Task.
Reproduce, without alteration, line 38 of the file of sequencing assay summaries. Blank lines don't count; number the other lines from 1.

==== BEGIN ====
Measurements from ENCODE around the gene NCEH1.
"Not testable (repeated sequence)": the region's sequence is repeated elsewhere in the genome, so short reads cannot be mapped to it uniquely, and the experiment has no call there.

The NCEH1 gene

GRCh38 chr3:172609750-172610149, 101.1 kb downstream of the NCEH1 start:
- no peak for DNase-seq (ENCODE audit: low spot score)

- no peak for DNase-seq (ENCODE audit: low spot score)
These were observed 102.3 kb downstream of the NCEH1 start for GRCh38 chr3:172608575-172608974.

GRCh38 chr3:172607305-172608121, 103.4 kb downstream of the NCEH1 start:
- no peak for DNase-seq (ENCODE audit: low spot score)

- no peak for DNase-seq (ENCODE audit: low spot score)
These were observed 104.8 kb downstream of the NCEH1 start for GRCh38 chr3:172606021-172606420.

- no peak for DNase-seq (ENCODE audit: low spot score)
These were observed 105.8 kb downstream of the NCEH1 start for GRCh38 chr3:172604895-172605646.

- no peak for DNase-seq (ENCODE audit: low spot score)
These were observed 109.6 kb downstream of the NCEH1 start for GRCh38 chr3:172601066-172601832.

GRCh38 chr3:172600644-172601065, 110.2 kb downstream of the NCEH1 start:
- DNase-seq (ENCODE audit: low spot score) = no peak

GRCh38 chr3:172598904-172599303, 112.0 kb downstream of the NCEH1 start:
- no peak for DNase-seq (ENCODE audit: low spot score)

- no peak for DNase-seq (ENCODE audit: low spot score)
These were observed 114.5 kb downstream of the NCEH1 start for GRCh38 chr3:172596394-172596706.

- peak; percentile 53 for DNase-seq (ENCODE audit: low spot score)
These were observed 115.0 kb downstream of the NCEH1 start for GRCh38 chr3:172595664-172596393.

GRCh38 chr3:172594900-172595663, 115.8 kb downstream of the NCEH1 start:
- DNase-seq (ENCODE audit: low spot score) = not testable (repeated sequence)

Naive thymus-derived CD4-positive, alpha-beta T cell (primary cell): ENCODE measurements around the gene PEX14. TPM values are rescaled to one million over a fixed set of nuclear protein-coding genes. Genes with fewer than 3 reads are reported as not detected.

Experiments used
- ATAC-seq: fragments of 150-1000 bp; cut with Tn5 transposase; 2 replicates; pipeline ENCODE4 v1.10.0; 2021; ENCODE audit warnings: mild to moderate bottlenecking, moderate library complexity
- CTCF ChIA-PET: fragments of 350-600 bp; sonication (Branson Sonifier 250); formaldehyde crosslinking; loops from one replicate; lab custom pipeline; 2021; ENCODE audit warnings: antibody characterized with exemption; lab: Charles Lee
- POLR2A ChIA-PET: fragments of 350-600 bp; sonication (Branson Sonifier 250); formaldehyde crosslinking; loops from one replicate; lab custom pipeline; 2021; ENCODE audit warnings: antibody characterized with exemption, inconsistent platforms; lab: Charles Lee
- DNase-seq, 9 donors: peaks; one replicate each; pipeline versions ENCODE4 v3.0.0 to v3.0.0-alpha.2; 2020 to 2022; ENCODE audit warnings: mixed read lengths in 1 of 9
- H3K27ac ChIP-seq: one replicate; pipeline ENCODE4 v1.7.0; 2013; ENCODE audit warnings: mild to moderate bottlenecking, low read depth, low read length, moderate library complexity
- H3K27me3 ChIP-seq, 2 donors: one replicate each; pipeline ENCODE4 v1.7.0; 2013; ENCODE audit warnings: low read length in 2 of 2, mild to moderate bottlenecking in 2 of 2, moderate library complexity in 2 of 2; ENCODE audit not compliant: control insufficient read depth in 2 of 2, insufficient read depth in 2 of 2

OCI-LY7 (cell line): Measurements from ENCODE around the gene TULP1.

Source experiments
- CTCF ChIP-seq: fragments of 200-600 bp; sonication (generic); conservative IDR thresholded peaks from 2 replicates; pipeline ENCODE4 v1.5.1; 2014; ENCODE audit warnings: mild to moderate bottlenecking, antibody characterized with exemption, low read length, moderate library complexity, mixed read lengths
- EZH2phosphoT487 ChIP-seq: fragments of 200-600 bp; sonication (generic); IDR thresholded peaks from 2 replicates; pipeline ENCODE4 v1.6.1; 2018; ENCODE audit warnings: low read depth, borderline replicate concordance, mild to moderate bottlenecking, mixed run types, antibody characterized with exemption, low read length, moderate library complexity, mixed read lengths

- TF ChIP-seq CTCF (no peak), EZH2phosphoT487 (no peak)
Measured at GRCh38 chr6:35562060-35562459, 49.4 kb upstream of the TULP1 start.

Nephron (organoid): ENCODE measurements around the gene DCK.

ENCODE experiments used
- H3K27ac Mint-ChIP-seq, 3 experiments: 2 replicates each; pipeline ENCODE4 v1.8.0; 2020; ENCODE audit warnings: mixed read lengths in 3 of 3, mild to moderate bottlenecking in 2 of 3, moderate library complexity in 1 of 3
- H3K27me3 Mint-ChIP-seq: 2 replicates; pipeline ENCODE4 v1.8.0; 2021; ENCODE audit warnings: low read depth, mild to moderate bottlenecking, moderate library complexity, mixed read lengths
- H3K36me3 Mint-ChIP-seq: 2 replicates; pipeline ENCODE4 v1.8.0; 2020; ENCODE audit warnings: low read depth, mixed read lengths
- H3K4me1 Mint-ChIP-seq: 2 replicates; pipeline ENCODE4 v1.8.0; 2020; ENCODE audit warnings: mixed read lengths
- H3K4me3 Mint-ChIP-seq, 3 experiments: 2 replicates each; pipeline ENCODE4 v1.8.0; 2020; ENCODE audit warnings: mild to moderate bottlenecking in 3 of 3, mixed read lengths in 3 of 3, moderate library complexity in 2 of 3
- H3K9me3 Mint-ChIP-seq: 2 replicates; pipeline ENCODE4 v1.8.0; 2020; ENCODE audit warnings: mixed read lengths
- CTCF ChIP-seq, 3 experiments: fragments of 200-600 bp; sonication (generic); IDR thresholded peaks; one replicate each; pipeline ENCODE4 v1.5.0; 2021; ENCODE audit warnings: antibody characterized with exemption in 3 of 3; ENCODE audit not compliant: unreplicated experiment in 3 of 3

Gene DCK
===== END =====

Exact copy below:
- TF ChIP-seq CTCF (no peak), EZH2phosphoT487 (no peak)